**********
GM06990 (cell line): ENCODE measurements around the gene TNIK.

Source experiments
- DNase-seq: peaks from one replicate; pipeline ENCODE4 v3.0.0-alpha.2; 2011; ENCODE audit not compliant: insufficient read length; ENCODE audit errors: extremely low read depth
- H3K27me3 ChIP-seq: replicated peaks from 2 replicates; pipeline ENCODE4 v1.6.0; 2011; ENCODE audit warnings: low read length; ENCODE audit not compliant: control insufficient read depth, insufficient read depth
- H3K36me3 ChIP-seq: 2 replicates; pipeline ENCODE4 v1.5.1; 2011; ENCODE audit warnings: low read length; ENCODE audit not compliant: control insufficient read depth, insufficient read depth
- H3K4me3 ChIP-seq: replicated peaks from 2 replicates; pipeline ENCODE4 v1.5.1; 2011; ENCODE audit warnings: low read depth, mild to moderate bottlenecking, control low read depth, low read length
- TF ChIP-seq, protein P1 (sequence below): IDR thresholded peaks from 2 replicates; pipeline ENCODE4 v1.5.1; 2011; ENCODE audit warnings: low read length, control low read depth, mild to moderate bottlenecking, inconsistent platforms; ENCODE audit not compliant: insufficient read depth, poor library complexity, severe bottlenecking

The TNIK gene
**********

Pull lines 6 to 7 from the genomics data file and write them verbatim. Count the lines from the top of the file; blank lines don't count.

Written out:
- H3K4me3 ChIP-seq: replicated peaks from 2 replicates; pipeline ENCODE4 v1.5.1; 2011; ENCODE audit warnings: low read depth, mild to moderate bottlenecking, control low read depth, low read length
- TF ChIP-seq, protein P1 (sequence below): IDR thresholded peaks from 2 replicates; pipeline ENCODE4 v1.5.1; 2011; ENCODE audit warnings: low read length, control low read depth, mild to moderate bottlenecking, inconsistent platforms; ENCODE audit not compliant: insufficient read depth, poor library complexity, severe bottlenecking